Governors in Kansas and Missouri Veto School Gun Detection Funding Legislation

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Governors in Missouri and Kansas have vetoed legislation to fund gun-detection video surveillance equipment in schools.

Missouri Gov. Mike Parson (R) vetoed the $2.5 million grant proposal on Friday, following Kansas Gov. Laura Kelly’s (D) veto in May of a similar measure that would have earmarked up to $5 million for gun-detection video surveillance systems.

Both measures would have only benefitted one particular company, ZeroEyes, reports Local News 8. Although several companies offer gun detection video surveillance systems, Kansas’ legislation, if passed, would have included a long list of specific criteria that only one vendor could meet.

ZeroEyes was the supporter of the bills in Kansas and Missouri, as well as in several other states.

In a statement, Kelly said, “We should not hamstring districts by limiting this funding opportunity to services provided by one company,” reports The Hill.

Likewise, Parsons explained his veto to lawmakers in a letter, saying, “this appropriation appears to describe a specific vendor’s platform.” He also noted that the Department of Public Safety should follow Missouri’s purchasing laws and not contract with a particular vendor.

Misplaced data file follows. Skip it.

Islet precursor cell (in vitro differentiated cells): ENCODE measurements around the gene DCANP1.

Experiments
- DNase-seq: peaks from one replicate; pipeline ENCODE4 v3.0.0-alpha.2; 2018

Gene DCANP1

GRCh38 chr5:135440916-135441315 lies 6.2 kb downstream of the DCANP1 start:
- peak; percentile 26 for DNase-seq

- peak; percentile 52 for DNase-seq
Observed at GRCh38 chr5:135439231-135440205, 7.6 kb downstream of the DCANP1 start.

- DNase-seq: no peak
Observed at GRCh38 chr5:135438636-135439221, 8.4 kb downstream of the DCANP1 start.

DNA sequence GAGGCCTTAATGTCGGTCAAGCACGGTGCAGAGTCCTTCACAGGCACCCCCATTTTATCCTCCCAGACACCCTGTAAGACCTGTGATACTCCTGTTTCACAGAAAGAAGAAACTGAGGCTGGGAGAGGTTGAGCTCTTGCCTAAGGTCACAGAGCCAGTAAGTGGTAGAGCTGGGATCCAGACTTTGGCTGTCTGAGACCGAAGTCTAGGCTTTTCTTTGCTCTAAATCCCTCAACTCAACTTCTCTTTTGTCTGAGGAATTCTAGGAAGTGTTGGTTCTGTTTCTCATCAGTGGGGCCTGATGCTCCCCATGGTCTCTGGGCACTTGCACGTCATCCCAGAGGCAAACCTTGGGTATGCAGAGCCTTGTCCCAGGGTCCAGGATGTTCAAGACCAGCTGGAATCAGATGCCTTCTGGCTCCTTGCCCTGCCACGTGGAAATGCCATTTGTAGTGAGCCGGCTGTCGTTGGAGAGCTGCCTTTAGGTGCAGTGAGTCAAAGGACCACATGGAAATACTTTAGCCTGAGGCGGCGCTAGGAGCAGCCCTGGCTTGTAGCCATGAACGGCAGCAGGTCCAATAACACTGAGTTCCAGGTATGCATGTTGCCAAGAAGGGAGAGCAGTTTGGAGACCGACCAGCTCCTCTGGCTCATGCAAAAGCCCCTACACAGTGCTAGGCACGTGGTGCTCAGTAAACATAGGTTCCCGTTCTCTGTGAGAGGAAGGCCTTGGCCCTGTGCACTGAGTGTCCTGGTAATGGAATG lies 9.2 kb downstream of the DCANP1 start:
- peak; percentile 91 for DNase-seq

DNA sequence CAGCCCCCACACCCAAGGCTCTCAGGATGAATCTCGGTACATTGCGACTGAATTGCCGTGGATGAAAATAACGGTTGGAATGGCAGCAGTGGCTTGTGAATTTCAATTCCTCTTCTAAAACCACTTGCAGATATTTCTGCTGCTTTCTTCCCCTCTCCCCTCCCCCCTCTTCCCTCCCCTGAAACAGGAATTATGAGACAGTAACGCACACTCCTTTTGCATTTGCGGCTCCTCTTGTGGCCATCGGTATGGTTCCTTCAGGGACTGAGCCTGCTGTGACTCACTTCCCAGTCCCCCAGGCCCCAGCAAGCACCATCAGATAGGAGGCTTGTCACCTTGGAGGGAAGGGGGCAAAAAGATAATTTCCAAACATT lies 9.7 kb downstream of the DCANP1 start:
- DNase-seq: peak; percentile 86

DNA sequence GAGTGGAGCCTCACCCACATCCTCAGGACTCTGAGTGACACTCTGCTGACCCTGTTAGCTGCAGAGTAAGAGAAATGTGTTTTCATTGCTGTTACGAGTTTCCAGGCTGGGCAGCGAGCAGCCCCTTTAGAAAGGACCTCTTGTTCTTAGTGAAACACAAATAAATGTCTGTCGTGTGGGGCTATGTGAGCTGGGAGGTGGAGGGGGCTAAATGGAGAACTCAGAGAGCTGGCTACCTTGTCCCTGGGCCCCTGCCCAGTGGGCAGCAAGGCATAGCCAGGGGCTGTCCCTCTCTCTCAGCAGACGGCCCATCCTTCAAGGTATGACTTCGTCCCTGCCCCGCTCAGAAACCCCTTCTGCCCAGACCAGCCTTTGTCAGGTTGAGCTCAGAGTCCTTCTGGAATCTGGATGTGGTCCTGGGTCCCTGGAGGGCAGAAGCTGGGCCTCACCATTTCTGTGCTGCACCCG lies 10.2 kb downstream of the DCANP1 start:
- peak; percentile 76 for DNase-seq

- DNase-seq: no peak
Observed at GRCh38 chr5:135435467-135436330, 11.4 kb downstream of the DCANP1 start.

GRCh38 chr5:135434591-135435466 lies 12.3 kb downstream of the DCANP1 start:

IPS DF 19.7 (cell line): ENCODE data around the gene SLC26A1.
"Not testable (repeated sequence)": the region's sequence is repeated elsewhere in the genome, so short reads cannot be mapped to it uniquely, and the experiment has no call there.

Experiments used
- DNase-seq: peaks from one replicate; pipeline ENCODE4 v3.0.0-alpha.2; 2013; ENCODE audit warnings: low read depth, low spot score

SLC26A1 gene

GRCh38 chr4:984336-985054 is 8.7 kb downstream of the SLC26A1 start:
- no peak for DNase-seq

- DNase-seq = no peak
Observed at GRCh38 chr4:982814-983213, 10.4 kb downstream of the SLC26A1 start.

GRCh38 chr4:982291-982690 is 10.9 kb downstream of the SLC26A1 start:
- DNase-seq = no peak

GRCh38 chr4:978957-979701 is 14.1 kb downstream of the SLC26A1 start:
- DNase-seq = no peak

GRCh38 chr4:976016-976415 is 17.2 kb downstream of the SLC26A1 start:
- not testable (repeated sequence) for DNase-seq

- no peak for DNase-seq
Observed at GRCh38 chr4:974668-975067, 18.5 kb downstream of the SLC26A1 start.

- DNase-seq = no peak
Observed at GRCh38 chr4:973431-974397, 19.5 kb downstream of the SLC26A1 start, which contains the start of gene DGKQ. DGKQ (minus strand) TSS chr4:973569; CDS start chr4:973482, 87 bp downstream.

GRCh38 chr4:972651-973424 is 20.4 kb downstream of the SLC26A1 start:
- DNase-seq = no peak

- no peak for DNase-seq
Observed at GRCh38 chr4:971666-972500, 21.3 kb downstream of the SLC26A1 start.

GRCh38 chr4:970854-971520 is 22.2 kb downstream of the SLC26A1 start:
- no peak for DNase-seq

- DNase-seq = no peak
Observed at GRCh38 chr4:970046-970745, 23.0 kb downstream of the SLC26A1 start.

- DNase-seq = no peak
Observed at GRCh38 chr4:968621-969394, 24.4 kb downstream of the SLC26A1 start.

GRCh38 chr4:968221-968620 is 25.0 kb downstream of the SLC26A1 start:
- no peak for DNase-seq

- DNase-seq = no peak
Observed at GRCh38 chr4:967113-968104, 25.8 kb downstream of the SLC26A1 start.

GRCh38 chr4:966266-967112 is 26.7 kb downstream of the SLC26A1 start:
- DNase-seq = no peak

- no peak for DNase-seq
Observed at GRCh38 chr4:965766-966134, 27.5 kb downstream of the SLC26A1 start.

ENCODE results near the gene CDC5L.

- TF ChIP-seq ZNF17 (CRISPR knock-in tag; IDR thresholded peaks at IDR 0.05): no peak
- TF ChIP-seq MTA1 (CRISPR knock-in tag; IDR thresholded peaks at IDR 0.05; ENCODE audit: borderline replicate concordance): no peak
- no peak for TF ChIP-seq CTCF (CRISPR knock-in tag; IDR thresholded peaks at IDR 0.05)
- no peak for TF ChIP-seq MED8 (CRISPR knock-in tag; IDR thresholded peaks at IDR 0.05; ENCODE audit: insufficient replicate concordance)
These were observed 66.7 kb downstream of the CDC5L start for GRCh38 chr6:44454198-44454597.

Issue: ‘Anti-Terrorism’ Designation In Gun Detection Bill

The Hill reports that text from Kansas’ legislation that was vetoed required the detection software to be patented and “designated as qualified anti-terrorism technology.” Similar legislation has already been enacted in other states, including Michigan, Texas, Florida, Utah, and Iowa, although Iowa amended its legislation to not have the anti-terrorism designation go into effect until July 1, 2025. This will give other vendors time to receive that federal designation.

Colorado, New Mexico, Virginia, and other states have also been heavily lobbied by the vendor pushing the vetoed legislation in Kansas and Missouri.

Both Kelly’s and Parson’s denials of the bills involved line-item vetoes. In Parson’s case, a total of 173 line items were vetoed, resulting in $1 billion in cuts, reports the Columbia Missourian. In Kelly’s case, $5 million for school safety grants was left intact, while the wording that favors the one gun detection video surveillance system was deleted.

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